To most people, being called a dirtbag is an insult. To climbers, it’s not only something they do, it’s a point of pride.
Dirtbagging is actually the fine art of throwing one’s sleeping bag in the dirt without worrying about the all the niceities of civilization and/or camping. I can’t count the number of times I’ve happily tossed my sleeping bag on the gravel of the desert or the dirt of the mountains. It’s home to me.
Climbers are an inventive lot. They’re used to making do with very little in order to live most of their lives in the places where the rocks are plentiful and the climbing good. Miles, the climber below, has rigged his VW Bug so that he and his girlfriend can slip in through the back window and sleep in a custom made bed.
I used to live for climbing. I actually got my start in photography in shooting rock climbers climbing impossible routes. These days, I’m lucky to climb once a year. I’ve come to realize that, as much as still enjoy climbing, I appreciate the people and camaraderie even more. My mission is to document the people; I think they’ve all got great stories to tell.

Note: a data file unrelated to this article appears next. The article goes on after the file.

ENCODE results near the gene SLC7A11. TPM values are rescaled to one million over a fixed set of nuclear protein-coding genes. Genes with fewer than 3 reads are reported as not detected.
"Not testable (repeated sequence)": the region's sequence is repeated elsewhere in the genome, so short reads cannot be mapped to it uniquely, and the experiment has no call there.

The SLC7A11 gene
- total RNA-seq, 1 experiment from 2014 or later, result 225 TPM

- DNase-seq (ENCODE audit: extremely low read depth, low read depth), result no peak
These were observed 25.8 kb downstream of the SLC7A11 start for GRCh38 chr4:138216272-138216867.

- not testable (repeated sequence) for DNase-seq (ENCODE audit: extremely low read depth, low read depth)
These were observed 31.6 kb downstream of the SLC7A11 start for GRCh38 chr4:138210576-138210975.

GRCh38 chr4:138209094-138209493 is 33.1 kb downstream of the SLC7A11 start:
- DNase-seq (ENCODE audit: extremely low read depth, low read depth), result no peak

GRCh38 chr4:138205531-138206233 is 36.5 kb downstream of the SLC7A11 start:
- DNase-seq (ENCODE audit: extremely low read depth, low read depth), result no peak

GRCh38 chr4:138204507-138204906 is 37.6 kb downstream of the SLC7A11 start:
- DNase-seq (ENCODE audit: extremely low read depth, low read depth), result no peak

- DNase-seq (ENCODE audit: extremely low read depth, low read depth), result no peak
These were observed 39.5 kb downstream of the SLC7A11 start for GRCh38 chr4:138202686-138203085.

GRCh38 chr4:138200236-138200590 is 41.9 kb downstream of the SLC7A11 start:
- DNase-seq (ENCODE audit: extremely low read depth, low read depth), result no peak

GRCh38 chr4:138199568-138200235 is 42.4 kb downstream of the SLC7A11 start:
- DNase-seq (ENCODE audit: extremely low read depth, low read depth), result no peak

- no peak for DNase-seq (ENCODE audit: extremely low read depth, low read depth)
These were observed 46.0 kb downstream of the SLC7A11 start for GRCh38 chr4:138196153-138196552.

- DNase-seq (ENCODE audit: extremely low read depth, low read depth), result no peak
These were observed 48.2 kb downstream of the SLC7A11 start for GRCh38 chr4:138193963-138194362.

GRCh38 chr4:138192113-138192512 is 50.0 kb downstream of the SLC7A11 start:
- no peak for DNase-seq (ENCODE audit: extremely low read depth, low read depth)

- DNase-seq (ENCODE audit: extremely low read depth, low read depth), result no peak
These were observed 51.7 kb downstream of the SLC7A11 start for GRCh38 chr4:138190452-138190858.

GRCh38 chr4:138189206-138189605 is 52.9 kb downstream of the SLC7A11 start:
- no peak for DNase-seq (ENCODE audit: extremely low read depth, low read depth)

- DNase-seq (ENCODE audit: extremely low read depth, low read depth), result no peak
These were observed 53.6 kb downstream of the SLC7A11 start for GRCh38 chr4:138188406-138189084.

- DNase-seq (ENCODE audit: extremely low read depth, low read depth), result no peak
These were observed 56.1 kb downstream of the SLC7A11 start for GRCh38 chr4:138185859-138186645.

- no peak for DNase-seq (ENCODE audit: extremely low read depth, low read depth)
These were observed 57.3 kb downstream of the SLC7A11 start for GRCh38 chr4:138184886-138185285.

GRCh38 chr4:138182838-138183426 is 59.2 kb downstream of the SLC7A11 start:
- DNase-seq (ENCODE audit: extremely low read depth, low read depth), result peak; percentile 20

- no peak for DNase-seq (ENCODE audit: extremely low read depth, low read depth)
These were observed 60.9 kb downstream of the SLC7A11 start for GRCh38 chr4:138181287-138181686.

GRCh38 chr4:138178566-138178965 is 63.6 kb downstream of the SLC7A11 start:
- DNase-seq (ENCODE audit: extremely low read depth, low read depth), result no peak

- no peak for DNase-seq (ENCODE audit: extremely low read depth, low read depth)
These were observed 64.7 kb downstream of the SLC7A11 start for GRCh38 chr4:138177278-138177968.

At some point, I’d like to collect these images into a book. My working title for it is “Dirtbag.”
A climbers version of American Gothic.
Then there’s the climbing. Steep rock and splitting cracks are the stuff of climbers’ dreams.
All images were shot in a RAW format and imported into Lightroom. The black and white images were converted using the Toolkit Preset Kit Bitchen B&W conversion. The Warm Tone preset was added along with the Heavy Vignette. Three clicks and done!
The VW van, the consummate climber’s vehicle.
When I used to climb, climbers lugged their gear in legitimate backpacks. Now, folding pads are the rage. The idea is that when you’re climbing small boulders, they give you something to cushion your fall. They makes people look a walking domino though.
There’s a popular climb in Joshua Tree called Right Ski Track. It’s right in the center of the campground and in front of the parking lot. The climb is not easy though. Whenever I see someone starting on it, I always like to head over because I know there’s some exciting sports action coming up. Here’s Mike from North Carolina logging some flight time on it.
The agony of defeat.
Next door to Right Ski Track is… Left Ski Track. Here’s a climber contemplating the steep route.
Dick Cilley, yes that’s his real name, use to sell gear around Joshua Tree 30 years ago when I first started climbing. I hadn’t seen him for 20 years. Then I ran into him hitch-hiking up the road into the park. The day was cold and raining, but that wasn’t stopping him.
And Tucker Tech, another ubiquitous character in the climbing world. Though he’s done more than his share of dirtbagging, he’s now graduated to caretaking a 100 plus acre ranch inside the park. An unlikely exit strategy, but an effective one nonetheless.